He brought up the subject of lessons central bankers have allegedly learned since the high inflation days of the mid-70s, the most crucial of which are (1) "high inflation can seriously destabilize the economy," and (2) "the central bank must take responsibility for achieving price stability over the medium term."

And audience members complained that Bernanke wasn't entertaining?

Let's see, government contributions to our economic well-being in recen…

Kissing . . . something

Somewhat old news now, but on May 19, Forbes ran this bit about the Columbia Business School's tribute to Fed chairman Ben Bernanke:

Kissing The Ring?Think the Federal Reserve could be doing a better job? Don’t tell that to Columbia Business School. The prestigious Ivy League graduate unit just named the 32nd recipient of its annual Distinguished Leadership in Government Award: Fed Chairman Ben S. Bernanke. He was set to get the honor this month as a big draw at a school fundraising dinner at the Waldorf-Astoria in New York. Previous recipients include Bernanke’s four immediate predecessors back to 1970, including the now controversial Alan Greenspan. Columbia declined to answer our written query asking how “distinguished leadership” differed from “mere leadership.” Noteworthy since the Fed’s recent bailout of Bear Stearns: Many of the $1,500 meal tickets have been bought by large banks and other financial entities that are subject to Bernanke’s policies. —William P. BarrettThe onl…

How to cheat the middle classes

For institutionalized cheating, nothing beats a central bank and fiat money. Setting up the institution takes time, but the tools are right at hand.

Promote a central bank as the solution to fractional reserve banking's periodic economic crises, though without blaming or even mentioning the fractional reserve nature of banking. Instead, blame the crises on a lack of an "inelastic" currency, i.e., one that can be created by a central authority at the touch of a finger on the government's printing press. Get the country's leaders to talk up a central bank, then when most of the country isn't watching, say, around Christmas, ram the bill creating the central bank through the national legislature. After the bill is signed into law, have your pundits continue to reassure the public their financial worries are over.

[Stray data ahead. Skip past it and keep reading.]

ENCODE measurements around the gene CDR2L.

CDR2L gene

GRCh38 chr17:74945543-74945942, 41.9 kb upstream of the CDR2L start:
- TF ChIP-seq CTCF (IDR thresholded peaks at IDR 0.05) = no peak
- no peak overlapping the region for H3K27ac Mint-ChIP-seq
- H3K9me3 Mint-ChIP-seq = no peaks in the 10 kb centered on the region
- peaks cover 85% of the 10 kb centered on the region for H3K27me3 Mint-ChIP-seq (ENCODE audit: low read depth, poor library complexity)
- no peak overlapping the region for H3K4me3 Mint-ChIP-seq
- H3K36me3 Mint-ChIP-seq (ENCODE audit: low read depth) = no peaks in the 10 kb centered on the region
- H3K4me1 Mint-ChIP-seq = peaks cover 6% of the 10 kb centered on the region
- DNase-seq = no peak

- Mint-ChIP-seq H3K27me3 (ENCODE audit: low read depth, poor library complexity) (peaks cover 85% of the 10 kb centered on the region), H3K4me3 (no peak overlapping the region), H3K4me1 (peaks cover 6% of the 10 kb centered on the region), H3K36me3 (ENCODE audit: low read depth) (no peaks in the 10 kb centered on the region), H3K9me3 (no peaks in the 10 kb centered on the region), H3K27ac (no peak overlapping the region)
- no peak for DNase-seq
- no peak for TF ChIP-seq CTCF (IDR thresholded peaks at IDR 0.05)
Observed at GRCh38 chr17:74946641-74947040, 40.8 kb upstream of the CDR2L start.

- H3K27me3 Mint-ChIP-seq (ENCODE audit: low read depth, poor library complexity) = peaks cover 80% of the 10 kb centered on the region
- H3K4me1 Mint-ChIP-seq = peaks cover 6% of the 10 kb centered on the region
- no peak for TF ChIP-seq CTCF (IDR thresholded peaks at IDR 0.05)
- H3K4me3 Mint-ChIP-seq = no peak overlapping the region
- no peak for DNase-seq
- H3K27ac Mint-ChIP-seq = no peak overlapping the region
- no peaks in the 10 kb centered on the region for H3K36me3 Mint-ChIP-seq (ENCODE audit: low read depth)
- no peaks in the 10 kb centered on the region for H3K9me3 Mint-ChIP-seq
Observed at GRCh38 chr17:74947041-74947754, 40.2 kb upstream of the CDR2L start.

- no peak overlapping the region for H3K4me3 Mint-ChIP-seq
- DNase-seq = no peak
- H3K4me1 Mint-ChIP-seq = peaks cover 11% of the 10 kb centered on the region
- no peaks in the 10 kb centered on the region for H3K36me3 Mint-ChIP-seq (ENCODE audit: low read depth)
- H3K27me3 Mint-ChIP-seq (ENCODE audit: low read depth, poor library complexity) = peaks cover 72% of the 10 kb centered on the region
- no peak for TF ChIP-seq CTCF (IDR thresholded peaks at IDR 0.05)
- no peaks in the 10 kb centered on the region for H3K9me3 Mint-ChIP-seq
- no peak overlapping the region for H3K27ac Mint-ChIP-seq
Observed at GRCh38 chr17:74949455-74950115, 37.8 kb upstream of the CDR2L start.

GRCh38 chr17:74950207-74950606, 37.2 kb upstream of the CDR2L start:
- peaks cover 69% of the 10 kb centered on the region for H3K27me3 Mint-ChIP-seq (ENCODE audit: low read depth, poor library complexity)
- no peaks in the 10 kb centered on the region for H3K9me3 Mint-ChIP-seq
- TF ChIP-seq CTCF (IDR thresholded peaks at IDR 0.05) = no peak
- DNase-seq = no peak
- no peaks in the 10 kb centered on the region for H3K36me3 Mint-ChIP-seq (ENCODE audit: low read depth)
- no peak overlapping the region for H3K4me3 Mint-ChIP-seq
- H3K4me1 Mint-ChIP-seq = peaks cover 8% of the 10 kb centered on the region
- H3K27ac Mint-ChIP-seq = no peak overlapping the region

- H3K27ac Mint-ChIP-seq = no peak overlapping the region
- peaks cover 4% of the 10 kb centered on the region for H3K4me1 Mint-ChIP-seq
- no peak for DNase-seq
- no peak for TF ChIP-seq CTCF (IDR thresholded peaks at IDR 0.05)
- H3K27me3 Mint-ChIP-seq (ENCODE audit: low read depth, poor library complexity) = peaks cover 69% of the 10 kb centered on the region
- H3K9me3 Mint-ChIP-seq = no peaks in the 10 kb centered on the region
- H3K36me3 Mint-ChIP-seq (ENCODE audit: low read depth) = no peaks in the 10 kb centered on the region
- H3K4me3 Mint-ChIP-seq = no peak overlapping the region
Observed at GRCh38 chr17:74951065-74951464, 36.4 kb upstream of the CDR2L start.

Later, when the public starts to grumble that their currency doesn't buy as much as it used to, tell them speculators are ripping them off. Pass…

Cash drop over Indonesia

In a real-life scene similar to the one in my novel, Flight of the Barbarous Relic, an Indonesian businessman "scattered 100 million rupiah ($10,700; £5,406) in banknotes from a plane to promote his new motivational book," BBC News reported today. Tung Desem Waringin, 42, flew over Serang city, about 40 miles west of the capital city, Jakarta, "dropping four loads of bills of small denomination."

Entrepreneurship lives!

‘Pervasive inflation psychology’ developing?

“Consumers and some on Wall Street are expecting price rises to accelerate, a hint that a pervasive inflation psychology could be developing and posing a serious challenge to the Federal Reserve,” Kelly Evans of the WSJ writes.

What is so serious about this development?

On the welcome page of this blog there’s a quote from Ludwig von Mises’ Economic Freedom and Interventionism, 1951:

“What makes it possible for a government to increase its funds by inflation is the ignorance of the public.”

What relevance does this have to the Fed’s “challenge”? Here’s Mises’ statement in context:

“What makes it possible for a government to increase its funds by inflation is the ignorance of the public. The people must ignore the fact that the government has chosen inflation as a fiscal system and plans to go on with inflation endlessly. It must ascribe the general rise in prices to other causes than to the policy of the government and must assume that prices will drop again in a not-too-distant future. I…